New to the Rode NT5

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This topic contains 5 replies, has 3 voices, and was last updated by Profile photo of psikes psikes 4 months, 3 weeks ago.

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  • #106385
    Profile photo of psikes
    psikes
    Participant

    Good Morning from the Pacific Northwest. I just picked up a matched set of Rode NT5 microphones for recording mostly acoustic and resonator guitar and wanted to see if there was any hints or kinks out there in regard to these mics. I did a search on the forum and only came up with one mention of the NT5. Any help or ideas will be greatly appreciated.

    Thanks, Phil

    #106386
    Profile photo of psikes
    psikes
    Participant

    Forgot to mention that I will be using these on my Qu-Pac.

    #106438
    Profile photo of Brian
    Brian
    Participant

    I think they are just a typical small-diaphragm cardioid condenser microphone. So phantom power is required obviously, but I don’t think there are any “gotchas” regarding them.

    #106451
    Profile photo of psikes
    psikes
    Participant

    Thanks Brian, so far so good with the NT5’s and my Qu-Pac. I simply set the eq flat, turned on phantom power and they are recording pretty well for acoustic and resophonic guitar. I am recording to Reaper but have also recorded to my external hard drive with similar results.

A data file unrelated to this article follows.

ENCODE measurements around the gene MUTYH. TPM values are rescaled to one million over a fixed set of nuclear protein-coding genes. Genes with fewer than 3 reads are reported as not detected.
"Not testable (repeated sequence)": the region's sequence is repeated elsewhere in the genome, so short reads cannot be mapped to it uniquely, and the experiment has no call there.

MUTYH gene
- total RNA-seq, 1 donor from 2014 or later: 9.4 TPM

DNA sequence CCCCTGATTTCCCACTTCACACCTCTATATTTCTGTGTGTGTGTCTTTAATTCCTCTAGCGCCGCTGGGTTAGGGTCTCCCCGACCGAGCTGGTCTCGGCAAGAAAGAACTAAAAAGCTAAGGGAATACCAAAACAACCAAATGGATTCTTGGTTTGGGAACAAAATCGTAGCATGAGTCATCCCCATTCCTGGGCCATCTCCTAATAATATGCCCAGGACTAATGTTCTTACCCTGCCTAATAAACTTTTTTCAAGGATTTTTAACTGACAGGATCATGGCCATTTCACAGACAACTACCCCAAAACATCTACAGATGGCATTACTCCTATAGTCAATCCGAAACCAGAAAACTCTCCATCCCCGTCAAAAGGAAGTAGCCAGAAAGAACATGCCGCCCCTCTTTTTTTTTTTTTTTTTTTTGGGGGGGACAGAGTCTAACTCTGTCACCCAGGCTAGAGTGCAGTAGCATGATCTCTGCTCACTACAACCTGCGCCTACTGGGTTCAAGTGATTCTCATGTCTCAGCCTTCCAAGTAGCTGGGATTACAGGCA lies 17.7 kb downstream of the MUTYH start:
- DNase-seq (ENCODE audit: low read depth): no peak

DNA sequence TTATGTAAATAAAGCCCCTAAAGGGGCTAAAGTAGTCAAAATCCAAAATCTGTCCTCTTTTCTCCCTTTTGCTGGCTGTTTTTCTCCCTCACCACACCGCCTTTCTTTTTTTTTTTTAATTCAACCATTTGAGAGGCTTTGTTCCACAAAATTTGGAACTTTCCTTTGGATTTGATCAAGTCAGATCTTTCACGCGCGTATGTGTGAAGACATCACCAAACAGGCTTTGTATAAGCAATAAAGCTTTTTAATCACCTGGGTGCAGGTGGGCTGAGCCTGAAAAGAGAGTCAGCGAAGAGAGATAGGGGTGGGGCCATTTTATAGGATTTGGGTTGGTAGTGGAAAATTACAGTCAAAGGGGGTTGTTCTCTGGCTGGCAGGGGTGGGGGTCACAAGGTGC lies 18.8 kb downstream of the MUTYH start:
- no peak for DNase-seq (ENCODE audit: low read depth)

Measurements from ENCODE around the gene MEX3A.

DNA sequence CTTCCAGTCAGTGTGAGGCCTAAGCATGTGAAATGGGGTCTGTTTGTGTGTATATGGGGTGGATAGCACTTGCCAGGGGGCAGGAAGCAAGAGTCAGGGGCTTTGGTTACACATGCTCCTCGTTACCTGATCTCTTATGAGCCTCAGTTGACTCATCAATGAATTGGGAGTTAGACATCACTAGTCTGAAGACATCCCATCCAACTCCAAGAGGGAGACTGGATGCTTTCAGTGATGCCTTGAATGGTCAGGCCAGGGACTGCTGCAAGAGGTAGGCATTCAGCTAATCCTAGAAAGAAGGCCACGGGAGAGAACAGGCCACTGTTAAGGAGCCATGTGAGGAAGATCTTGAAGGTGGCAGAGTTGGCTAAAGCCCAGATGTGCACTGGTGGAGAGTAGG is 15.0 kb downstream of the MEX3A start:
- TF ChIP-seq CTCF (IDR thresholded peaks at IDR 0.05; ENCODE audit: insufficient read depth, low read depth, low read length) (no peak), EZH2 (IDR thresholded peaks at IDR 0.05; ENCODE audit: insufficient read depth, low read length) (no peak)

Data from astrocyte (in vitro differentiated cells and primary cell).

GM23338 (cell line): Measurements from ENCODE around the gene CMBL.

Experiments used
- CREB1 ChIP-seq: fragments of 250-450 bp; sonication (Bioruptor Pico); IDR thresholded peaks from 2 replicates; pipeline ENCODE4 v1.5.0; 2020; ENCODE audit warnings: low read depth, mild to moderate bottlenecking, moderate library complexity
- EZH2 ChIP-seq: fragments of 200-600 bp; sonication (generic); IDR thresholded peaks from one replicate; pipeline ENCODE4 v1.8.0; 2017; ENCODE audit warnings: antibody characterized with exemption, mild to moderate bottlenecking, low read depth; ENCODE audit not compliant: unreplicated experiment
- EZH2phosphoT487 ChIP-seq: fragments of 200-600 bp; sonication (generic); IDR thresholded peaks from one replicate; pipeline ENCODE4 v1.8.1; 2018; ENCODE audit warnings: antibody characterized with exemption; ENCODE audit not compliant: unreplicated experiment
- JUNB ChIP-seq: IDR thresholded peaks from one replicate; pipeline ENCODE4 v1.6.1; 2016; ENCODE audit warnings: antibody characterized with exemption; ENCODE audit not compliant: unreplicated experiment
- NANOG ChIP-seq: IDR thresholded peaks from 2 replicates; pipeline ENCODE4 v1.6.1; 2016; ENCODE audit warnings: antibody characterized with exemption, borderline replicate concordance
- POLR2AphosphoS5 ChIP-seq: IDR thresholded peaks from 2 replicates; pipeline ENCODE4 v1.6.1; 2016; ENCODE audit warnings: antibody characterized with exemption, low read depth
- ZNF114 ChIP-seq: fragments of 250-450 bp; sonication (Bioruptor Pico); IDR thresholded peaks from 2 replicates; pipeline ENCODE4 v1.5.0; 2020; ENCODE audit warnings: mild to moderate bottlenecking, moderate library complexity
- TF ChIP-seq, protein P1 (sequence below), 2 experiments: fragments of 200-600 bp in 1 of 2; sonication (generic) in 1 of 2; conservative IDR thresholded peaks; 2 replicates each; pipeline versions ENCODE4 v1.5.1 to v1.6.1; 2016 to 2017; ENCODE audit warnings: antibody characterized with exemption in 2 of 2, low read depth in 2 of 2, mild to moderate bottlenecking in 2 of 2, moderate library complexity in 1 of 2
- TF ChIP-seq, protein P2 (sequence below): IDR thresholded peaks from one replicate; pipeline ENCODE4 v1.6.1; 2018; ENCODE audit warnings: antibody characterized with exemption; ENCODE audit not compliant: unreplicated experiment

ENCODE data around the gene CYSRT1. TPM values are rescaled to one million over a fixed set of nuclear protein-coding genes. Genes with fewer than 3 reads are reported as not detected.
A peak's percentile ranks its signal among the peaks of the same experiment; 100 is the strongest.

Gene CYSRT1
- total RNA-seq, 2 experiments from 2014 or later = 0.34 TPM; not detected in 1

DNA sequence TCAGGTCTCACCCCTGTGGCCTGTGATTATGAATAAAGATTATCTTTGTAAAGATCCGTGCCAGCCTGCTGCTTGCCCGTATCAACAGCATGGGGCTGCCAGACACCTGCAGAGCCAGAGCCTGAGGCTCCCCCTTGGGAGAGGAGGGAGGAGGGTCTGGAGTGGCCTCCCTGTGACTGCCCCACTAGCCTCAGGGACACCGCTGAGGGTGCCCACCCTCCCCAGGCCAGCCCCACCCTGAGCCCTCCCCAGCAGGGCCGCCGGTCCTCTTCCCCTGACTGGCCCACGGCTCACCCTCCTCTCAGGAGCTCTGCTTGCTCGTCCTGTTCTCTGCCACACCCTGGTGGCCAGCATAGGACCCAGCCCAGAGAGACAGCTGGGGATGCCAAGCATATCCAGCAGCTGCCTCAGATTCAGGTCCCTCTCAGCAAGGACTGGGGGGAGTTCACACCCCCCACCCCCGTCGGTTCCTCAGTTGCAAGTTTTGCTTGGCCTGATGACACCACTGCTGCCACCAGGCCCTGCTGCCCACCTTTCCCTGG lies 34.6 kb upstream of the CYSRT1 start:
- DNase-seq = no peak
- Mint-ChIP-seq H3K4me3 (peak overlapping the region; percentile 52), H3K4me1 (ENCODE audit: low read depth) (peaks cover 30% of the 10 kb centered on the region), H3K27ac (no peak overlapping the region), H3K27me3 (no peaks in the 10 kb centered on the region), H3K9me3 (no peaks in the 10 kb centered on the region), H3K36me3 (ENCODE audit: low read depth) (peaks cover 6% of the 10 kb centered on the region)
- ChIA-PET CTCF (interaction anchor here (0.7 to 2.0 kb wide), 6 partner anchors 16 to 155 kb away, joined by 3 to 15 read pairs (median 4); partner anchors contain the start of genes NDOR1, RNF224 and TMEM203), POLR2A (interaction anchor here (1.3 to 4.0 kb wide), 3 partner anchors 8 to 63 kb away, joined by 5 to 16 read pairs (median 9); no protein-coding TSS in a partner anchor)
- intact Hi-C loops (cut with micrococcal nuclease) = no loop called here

#106493
    Profile photo of AntonQU
    AntonQU
    Participant

    I use two Rode NT5 mics for live performance drum overheads and they are very good, they pick up all the cymbals and toms well, they are sensitive and have a wide spread of sound-source capture; I use them on choirs as well. On a guitar, one NT5 would tend to capture all of the sound at a distance of say 12 to 18 inches from the sound-hole. If using two NT5 mics put them together in an X position (i.e. cross them over) about 12 inches away from the guitar in line with the body where the neck joins it and point on towards the fretboard and the other towards the sound hole. What does also work well (for recording, not live) is to put something like a Shure SM57 pointed at the fretboard around the 15th fret area and about 6 inches away, then use one NT5 at about 18-24 inches away in line with where the sound-hole is (or would be on a Resonator!). Make sure that your mics don’t end up with out of phase sound in production, try flipping one or other of the signals when mixing to see if it improves or worsens the sound quality. In terms of EQ on your QU desk or in your DAW, add a bit more bass and mid to the NT5 signal source and keep the SM57 flat.

    #106496
    Profile photo of psikes
    psikes
    Participant

    Thanks for the input Anton. So far I have tried them in X-Y. A/B and ORTF positions and to my ear the X-Y is sounding best so far. I have also used them in conjunction with the Fishman Nashville pickup in the reso for sweetening up the mix and it sounded really nice with that combination.

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